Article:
In addition to this post, please see and review Neonatal Glucose Monitoring Dx and Rx Flow Charts From CHOP.
This podcast is designed to give you an overview of neonatal hypoglycemia. Listeners will learn about infants at risk, signs and symptoms, screening, and the diagnosis and management of neonatal hypoglycemia. This podcast has been developed by Carina Lauzon, a medical student at the University of Alberta with Dr. Marc-Antoine Landry, a neonatologist at the Royal Alexandra Hospital in Edmonton, Alberta.
And here are excerpts:
This PedsCases podcast is designed to give an organized approach to
neonatal hypoglycaemia, the most common metabolic problem in neonates and the leading cause of admissions to the neonatal intensive care unit.
Risk factors/Causes for Neonatal Hypoglycaemia
The most important risk factors for neonatal hypoglycaemia include:
- being small for gestational age (SGA, <10th percentile) or large for gestational age (LGA, >90th percentile),
- intrauterine growth restriction (IUGR),
- being born prematurely (<37 weeks),
- and being the infant of a diabetic mother.
Infants who suffer from sepsis and infants of mothers with eclampsia or
chorioamnionitis are also at an increased risk for hypoglycaemia.
The two most common causes of neonatal hypoglycaemia are excess insulin production and inadequate glycogen stores: in both of these situations, gluconeogenesis is impaired.
Excess insulin production, or hyperinsulinism, is the most common cause of neonatal hypoglycaemia.
Hyperinsulinism frequently occurs in infants of diabetic mothers and in
macrosomic infants (infants who weigh over 4kg at birth): . . .
Inadequate glycogen stores are another common cause of neonatal hypoglycaemia. Infants who are born prematurely (<37 weeks), are small for gestational age (SGA) or have intrauterine growth restriction may have low hepatic glycogen stores, low muscle stores, and low lipid stores to be used as substrates for gluconeogenesis and ketogenesis.
Similarly, infants who experience perinatal asphyxia or starvation may deplete their glycogen stores and therefore be unable to produce glucose through gluconeogenesis.
Other less common causes of neonatal hypoglycaemia include increased glucose use (which can happen as a result of hypothermia, sepsis, polycythemia, growth hormone deficiency, or cortisol deficiency), inborn errors of metabolism, adrenal insufficiency, liver disease, poisonings or drugs, and systemic disease.
Signs and Symptoms
The clinical presentation of neonatal hypoglycaemia can range from a completely asymptomatic infant to severe central nervous system and cardiopulmonary disturbances.
There are two general categories of symptoms of neonatal hypoglycaemia:
- neurogenic symptoms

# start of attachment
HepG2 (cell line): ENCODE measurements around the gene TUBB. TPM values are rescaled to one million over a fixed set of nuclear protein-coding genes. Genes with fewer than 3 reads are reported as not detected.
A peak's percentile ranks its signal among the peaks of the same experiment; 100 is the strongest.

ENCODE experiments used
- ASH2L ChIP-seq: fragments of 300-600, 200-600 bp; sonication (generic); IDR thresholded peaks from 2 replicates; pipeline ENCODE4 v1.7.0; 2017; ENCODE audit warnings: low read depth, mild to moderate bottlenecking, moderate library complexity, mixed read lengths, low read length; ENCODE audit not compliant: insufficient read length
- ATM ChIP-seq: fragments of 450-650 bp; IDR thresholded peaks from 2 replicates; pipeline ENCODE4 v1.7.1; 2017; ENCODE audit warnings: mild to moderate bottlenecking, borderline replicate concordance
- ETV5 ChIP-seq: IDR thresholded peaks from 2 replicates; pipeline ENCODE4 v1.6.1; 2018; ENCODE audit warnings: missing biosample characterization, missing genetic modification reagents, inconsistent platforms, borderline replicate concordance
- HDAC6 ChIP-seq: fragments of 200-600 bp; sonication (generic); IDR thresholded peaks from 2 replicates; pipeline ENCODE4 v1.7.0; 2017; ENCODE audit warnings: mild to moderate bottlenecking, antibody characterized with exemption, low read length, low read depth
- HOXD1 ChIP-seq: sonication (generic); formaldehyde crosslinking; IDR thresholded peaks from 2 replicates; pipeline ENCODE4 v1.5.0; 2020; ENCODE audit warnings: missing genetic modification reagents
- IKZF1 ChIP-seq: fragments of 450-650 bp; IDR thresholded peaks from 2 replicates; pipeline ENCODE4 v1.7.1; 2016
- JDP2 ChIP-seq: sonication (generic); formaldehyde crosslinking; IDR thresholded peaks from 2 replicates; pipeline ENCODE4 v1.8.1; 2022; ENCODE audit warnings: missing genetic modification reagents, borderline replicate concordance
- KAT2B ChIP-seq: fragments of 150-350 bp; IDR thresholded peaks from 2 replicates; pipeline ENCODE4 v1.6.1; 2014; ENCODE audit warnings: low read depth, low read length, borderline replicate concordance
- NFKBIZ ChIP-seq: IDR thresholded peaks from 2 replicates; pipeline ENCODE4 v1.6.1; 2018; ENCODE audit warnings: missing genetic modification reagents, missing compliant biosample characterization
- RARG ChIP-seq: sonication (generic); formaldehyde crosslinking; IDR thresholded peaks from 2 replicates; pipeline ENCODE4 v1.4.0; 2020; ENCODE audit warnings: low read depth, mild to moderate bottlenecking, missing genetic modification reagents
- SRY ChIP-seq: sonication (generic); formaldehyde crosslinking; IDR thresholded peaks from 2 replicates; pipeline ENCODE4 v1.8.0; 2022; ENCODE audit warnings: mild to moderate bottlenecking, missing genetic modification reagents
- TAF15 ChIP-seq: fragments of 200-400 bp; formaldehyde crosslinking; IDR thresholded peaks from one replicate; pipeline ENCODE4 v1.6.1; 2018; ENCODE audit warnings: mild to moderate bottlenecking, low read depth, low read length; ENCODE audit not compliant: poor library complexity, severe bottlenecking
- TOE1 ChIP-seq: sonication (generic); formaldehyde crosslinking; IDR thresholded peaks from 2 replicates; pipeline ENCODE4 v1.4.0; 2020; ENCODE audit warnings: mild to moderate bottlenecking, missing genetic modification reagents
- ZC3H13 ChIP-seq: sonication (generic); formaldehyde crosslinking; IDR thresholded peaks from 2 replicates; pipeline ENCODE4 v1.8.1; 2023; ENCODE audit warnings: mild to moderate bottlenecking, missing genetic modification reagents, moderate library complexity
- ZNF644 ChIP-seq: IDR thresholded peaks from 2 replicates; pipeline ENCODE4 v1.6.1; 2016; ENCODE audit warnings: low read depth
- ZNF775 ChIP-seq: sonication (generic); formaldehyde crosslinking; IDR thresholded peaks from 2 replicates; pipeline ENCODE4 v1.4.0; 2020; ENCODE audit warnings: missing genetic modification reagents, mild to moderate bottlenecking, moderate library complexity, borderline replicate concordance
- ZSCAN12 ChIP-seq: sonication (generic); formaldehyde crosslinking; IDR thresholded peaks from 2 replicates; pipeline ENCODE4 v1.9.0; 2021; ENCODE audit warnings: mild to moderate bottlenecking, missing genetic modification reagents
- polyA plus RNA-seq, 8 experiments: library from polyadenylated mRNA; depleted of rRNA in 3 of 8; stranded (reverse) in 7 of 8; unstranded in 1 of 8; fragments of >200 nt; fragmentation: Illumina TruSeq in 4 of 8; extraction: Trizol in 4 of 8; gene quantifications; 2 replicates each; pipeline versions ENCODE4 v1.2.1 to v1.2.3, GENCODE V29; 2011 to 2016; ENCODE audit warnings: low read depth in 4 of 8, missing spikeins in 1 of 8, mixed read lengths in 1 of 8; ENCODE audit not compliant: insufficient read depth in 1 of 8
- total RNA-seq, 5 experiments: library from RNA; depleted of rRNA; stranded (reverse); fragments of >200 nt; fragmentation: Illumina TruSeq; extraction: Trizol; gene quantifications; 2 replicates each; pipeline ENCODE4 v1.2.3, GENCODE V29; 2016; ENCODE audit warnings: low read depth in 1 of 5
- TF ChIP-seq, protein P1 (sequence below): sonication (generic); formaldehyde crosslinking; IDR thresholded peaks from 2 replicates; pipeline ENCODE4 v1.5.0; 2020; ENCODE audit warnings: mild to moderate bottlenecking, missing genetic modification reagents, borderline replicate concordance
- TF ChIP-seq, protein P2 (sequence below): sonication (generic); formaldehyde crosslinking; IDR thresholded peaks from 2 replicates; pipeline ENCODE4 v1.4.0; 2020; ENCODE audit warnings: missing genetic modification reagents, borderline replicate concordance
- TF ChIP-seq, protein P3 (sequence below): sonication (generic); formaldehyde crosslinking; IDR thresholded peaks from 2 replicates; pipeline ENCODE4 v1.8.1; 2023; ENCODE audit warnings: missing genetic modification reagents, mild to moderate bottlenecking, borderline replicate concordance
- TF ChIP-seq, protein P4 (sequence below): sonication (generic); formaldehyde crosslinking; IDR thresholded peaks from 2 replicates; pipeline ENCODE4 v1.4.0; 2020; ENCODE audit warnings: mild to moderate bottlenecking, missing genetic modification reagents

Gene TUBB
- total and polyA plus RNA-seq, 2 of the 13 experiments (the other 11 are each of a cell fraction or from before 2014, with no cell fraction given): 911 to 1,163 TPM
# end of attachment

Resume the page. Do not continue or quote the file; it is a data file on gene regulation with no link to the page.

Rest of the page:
- and neuroglycopenic symptoms.
The neurogenic symptoms happen as a result of sympathetic nervous system stimulation in response to hypoglycaemia. They are the first symptoms to appear, occurring at higher blood glucose concentrations than the neuroglycopenic symptoms.
The neurogenic symptoms include:
- temperature instability,
- and vomiting.
The neuroglycopenic symptoms happen as a result of decreased glucose delivery to the brain and include:
- episodes of cyanosis,
- a weak or high-pitched cry,
- and coma that may lead to death if the hypoglycaemia is not corrected.
Severe, recurrent neonatal hypoglycaemia can cause permanent brain damage, . . .
Because neonatal hypoglycaemia can lead to severe consequences, it is important to know which babies should be screened.
For the purposes of screening, the Canadian Pediatric Society recommends using a cut-off of 2.6 mmol/L in at risk infants*, as blood glucose levels below this are associated with adverse outcomes, especially if persistent or repeated.
After two hours of age, if the infant is well and is not at risk for neonatal hypoglycaemia, routine care should be given, including feeding on demand.
The infant should not be tested unless they become unwell.
In infants who are at risk for neonatal hypoglycaemia (SGA, LGA,
IUGR, preterm, or infant of a diabetic mother), blood glucose levels should be checked at two hours of age, after at least one effective feed, and then every 3-6 hours after that, before feeds, provided that the infant remains well and glucose levels are stable.*
*For detailed information on screening, dx, and rx please see:
- Glucose Monitoring of the Healthy Newborn, 0 to 36 hours of age This is the flow chart from the Children Hospital of Philadelphia and has additional topic resource links on the page.
- Postnatal Glucose Homeostasis in Late-Preterm and Term Infants [PubMed Abstract] [Full Text HTML] [Full Text PDF]. Pediatrics. 2011 Mar;127(3):575-9.